What Can We Do to Protect Our Children?

Focus Area:
State Health Policy Leadership
Health Equity

Creating distractions is a time-tested political strategy to divert people’s attention from what you don’t want them to see.

In the Rhode Island Office of the Health Insurance Commissioner, in honor of our lawyer’s dog, we called this the “Look, Daisy! A squirrel!” maneuver. We were not above pointing to a squirrel — an alleged insurer misbehavior, some juicy data — to distract people from a more damaging reality, such as a mistake we had made or a potentially controversial policy that we wanted to slip past scrutiny.

And when it worked, as the public sniffed around for the skittish rodent and we skirted the controversy, we would congratulate ourselves on our cleverness.

That dynamic is playing out now in our state legislatures, where waves of coordinated, nationally generated legislation purported to protect children are distracting legislators and the rest of us from much greater threats to kids and to our democracy.

This year alone 10 states have passed legislation to ban or significantly limit for people under 18 the use of puberty blockers, cross-sex hormones, and transition surgery– known collectively as gender-affirming care. In another seven states, bans have passed at least one legislative body. These bills are linked to larger concerns around alleged threats to “parents’ rights,” which are to be defended with bans on certain books and curriculum about racism.

The rise of this legislation is not accidental. Rebuked by broad support for marriage equality, supporters of more traditionally conservative cultural values went fishing for issues where fissures remained. They found it by targeting the estimated 300,000 kids (and 1.3 million adults) who identify as transgender. Groups like the American Principles Project have generated over 150 bills in this legislative season alone to regulate the lives of transgender kids.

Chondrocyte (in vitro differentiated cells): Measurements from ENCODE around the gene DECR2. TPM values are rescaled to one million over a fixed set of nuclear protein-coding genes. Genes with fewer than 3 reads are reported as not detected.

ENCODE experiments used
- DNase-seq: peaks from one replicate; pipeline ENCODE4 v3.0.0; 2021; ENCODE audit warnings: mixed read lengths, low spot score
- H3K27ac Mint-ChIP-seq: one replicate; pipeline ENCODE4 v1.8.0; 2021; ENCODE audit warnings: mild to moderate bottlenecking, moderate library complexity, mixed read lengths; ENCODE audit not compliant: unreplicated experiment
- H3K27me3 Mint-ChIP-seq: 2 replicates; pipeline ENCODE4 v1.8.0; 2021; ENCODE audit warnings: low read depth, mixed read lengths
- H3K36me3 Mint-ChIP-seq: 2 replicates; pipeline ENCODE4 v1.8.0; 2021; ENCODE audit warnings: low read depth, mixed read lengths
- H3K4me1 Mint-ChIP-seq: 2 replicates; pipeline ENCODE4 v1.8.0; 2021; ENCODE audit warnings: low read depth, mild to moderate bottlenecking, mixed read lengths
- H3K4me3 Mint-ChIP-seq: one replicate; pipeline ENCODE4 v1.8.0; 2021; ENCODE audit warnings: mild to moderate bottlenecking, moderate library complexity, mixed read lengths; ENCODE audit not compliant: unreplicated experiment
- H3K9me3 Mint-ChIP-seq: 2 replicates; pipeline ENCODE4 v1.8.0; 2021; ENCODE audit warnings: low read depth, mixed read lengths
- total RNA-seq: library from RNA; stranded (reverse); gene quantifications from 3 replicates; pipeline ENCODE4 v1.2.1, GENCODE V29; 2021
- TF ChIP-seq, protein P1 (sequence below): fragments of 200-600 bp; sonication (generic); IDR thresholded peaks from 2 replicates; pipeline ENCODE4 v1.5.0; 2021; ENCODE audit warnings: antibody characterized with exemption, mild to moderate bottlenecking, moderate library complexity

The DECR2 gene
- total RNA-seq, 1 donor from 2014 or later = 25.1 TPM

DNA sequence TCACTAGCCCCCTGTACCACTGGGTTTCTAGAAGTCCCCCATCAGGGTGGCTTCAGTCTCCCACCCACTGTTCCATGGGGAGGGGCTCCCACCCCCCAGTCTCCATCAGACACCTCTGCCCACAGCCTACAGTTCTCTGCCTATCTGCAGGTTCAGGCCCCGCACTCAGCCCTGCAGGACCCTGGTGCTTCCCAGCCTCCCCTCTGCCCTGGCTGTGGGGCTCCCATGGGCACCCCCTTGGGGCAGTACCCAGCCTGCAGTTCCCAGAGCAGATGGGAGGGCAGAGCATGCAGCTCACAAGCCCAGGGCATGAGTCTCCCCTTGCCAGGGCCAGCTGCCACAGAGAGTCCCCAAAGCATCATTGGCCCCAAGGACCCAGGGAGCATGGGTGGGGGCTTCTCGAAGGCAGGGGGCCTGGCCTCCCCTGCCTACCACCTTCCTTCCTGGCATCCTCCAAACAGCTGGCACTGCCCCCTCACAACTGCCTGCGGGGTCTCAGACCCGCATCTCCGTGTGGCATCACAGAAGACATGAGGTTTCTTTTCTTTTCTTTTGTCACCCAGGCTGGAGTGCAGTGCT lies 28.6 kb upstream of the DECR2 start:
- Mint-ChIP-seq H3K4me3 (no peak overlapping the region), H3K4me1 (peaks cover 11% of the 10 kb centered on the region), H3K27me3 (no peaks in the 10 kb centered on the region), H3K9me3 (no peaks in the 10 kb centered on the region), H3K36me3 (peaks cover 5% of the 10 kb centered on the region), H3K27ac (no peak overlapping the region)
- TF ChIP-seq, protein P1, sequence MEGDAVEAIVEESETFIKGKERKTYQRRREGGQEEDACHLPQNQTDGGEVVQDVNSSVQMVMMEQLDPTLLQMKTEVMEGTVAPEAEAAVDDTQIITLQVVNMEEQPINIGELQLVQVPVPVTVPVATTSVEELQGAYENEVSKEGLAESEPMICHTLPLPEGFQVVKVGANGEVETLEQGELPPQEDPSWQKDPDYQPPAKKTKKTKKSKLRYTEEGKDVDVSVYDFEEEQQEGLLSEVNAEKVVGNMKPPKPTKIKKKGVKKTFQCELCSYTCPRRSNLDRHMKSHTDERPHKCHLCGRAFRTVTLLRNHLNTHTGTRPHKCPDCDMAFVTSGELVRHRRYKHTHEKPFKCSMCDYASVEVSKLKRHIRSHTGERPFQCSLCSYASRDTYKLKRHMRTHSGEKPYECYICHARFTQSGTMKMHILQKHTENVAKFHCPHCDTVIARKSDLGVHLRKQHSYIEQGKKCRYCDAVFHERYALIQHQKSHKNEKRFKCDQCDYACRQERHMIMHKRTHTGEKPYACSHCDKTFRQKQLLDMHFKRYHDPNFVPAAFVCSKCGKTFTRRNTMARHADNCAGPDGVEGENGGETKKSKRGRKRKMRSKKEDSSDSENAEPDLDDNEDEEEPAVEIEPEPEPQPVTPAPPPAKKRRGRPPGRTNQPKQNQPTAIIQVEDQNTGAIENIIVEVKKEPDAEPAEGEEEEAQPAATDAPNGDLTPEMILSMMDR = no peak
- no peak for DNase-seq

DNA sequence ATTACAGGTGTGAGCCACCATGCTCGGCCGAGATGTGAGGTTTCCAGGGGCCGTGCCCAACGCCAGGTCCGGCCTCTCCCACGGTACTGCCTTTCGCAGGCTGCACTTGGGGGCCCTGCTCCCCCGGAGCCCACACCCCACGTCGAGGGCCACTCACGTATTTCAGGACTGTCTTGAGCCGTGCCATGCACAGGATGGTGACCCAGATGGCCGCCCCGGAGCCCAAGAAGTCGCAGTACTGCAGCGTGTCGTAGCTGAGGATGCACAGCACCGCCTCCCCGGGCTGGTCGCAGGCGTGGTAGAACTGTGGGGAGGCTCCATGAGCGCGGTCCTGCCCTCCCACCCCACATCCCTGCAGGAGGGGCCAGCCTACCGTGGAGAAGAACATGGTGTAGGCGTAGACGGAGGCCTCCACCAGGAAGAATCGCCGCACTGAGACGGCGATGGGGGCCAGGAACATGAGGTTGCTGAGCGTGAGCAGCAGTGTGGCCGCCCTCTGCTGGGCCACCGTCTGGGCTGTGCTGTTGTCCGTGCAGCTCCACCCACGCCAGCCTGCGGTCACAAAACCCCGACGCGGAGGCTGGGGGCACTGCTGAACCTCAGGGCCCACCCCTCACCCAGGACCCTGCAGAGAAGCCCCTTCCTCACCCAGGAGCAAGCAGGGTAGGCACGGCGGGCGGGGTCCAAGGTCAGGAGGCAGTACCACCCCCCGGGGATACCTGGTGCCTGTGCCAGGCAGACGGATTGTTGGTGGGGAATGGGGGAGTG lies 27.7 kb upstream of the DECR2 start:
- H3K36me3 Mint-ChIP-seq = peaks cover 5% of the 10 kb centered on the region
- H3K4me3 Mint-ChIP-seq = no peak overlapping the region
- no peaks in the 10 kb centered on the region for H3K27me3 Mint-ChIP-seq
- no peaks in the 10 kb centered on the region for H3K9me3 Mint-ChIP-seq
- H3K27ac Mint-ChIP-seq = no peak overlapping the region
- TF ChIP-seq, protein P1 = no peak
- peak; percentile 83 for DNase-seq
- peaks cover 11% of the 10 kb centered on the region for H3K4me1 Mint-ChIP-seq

“It’s a sense of urgency,” said Matt Sharp, the senior counsel with the Alliance Defending Freedom, an organization that has provided strategic and legal counsel to state lawmakers as they push through legislation on transgender rights. “What can we do to protect the children?”

Mr. Sharp asks an important question. The answer is that we can indeed do lot more than we have been doing recently to protect the children. Although they can raise challenging questions about long-held cultural mores, a few gender-questioning kids are not the true threat to the country’s youth right now.

Research from the indefatigable Steven Woolf and colleagues documents grim news for those truly concerned about protecting our children. After years of steady decline, mortality rates for individuals under age 19 in the United States are increasing. The cause is driven by all categories of injuries, especially among males.

Categorizing the types of childhood injuries on the rise amounts to a list of indictments of our society: transport and poisoning deaths speak to neglect; suicides point to stress, social isolation, and a lack of access to mental health services; and homicides indicate abuse and access to firearms. In fact, firearms are now the leading cause of death for children under 19 and were responsible for almost 50% of the increase in children’s mortality from 2010 to 2020. The increases in death rates associated with injuries started before the pandemic, but it’s possible COVID and its associated conditions accelerated them, Woolf notes.